Rail­road disas­ter has roots

Stanstead Journal - - FRONT PAGE - Staff

The for­mer CP Farn­ham sta­tion, now the head­quar­ters of the Que­bec op­er­a­tion of the Mon­treal, Maine and At­lantic Rail­way, is clas­si­fied as a her­itage build­ing and is in a sorry state of re­pair.

“They crawl to a stop, I could al­most jump in,” said a lady whose back­yard on Saint-Joseph Street, in Ma­gog, abuts the Mon­treal, Maine and At­lantic Rail­ways line, about the trains that take the curves there. On the other side, less than one hun­dred feet away, is the Mem­phrem­a­gog hos­pi­tal. Ac­tu­ally, the clos­est part of the health com­plex to the rail­way is the one where the less mo­bile of res­i­dents are lo­cated: the CHSLD.

Last Sun­day, we fol­lowed the routes that the Mon­treal, Maine and At­lantic Rail­ways have in the re­gion. That they are not up to speed or to any com­pre­hen­si­ble stan­dard is ev­i­dent by look­ing at them with one’s eyes. But the proof in the pud­ding is the fact that the Or­ford Ex­press, the tourist train that runs on th­ese rails and is op­er­ated by the rail­way, Or­ford Ex­press only owns the rolling stock, can­not go farther than East­man at a max­i­mum speed of 30 mph. A cou­ple of years ago, La Tri­bune printed a fa­mous pic­ture of a rail­way­man lead­ing by foot a MMAR train; an ar­ti­cle in the same news­pa­per stat­ing that the Or­ford Ex­press was limited to 16 km/h for a while.

Yet, to a week. Seven­ty­five years ago, a Bri­tish steam lo­co­mo­tive took the world record by reach­ing 125 miles an hour, down­hill we might say. But then, in Canada at the same time, the so called Silk Trains were rush­ing with their mil­lion dollars worth of in­ven­tory at 75 mph.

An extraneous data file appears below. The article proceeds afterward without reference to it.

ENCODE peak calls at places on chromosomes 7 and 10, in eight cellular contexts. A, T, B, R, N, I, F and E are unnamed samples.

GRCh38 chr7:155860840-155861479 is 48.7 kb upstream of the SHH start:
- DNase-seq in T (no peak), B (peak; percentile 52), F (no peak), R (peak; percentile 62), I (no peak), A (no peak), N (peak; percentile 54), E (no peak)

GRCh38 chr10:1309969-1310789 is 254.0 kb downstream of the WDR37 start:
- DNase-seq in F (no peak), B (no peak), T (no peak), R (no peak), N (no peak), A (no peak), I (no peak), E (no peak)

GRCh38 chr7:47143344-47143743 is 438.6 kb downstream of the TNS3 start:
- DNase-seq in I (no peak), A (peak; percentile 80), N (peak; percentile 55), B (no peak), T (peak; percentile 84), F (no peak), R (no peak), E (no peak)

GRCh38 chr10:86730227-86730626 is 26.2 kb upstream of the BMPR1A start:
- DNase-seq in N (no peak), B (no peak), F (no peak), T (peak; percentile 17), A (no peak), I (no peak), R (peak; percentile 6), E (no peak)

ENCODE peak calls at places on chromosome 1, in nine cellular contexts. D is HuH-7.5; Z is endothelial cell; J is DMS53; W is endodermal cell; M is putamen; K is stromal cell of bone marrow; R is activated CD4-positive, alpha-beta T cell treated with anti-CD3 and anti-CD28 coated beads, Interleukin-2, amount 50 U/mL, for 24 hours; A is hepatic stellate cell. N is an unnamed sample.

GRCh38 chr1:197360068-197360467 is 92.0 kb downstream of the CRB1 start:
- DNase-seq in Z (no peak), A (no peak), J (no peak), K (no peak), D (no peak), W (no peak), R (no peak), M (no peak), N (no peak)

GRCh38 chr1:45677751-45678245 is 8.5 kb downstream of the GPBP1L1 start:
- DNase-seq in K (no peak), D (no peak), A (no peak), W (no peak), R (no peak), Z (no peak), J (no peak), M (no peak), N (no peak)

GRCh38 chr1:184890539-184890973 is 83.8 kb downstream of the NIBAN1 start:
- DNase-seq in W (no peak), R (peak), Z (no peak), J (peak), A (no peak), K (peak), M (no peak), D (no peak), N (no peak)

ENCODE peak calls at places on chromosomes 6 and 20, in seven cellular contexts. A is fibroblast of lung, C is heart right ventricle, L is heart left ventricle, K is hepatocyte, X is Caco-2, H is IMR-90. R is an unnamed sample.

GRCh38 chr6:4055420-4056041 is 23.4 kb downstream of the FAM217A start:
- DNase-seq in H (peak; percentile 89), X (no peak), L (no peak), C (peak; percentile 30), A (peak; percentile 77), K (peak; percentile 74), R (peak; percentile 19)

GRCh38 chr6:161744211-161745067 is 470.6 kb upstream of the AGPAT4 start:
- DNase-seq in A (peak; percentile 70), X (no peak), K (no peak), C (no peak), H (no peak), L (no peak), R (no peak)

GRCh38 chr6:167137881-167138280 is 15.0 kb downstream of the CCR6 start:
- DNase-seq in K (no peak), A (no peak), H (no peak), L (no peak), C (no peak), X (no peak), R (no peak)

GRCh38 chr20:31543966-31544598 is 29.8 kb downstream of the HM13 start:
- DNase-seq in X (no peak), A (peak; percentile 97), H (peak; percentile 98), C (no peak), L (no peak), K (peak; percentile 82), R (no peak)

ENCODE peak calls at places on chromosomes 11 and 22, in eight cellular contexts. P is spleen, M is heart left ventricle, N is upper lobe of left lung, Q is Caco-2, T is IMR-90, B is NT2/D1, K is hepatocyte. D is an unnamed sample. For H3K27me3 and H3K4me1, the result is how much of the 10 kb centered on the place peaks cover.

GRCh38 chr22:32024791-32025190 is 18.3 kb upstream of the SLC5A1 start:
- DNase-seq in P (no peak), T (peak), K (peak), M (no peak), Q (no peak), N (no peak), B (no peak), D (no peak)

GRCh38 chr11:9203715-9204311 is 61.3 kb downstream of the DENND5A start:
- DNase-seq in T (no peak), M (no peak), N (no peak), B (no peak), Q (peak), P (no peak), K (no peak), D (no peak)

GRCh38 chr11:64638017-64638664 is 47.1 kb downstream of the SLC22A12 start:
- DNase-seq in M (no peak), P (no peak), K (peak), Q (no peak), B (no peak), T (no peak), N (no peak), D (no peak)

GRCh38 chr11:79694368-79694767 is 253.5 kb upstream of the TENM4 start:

The sorry state of rail­road­ing in Amer­ica can­not be more ex­em­pli­fied than by the lo­cal rail com­pany. It owns the line that crosses Ma­gog but also the one from Coat­i­cook to New­port, in Ver­mont, that one be­ing the only other cross­ing into the USA that the rail­road has. But di­vert­ing the traf­fic from the one that is now closed in LacMé­gan­tic and will be for the next cou­ple of weeks, at least, for oil, is a rather far away op­tion for MMAR.

Look­ing at the con­di­tion of the com­pany’s Cana­dian head­quar­ters in Farn­ham, one would be hard pressed to say that this is a her­itage build­ing on the Cana­dian Reg­is­ter of His­toric Places. And the open yard may be marked with no tres­pass­ing signs but it is an open field avail­able to all. Even on Sun­day, with all the me­dia at­ten­tion the com­pany was get­ting, no rail­road po­lice guarded the place. This re­porter, hav­ing spent sum­mers in Farn­ham in the 1950’s, could hardly be­lieve what he wit­nessed.

But there is more to MMAR than op­er­at­ing bare­bone rail­roads; it is also in­volved in re­pair­ing lo­co­mo­tives in Derby, Maine. It is there that the lo­co­mo­tives from the Agence

Métropoli­taine de Trans­ports, from the greater Mon­treal re­gion, were re­done and leased by the par­ent com­pany of MMAR, Rail World.

The Stanstead Jour­nal also learned that while Cana­dian lo­co­mo­tive engi­neers can­not work in the USA, the rea­son why the crew changeover was done in Nantes, where the run­away train started its deadly run, the re­verse is not true. Writ­ten re­quests to Trans­port Canada on this par­tic­u­lar is­sue were an­swered in a me­dia tele­con­fer­ence yes­ter­day. Our other ques­tion, re­lat­ing to the speed rat­ing of the line be­tween Farn­ham and Len­noxville, asked on Sun­day, has re­mained unan­swered as we went to press.

Pho­tos Stanstead Jour­nal

The only sign that the Farn­ham yard is now un­der the MMAR own­er­ship, it is open to all to en­ter.

Photo Stanstead Jour­nal

The track curv­ing on a slope with the Ma­gog hos­pi­tal in the rear.

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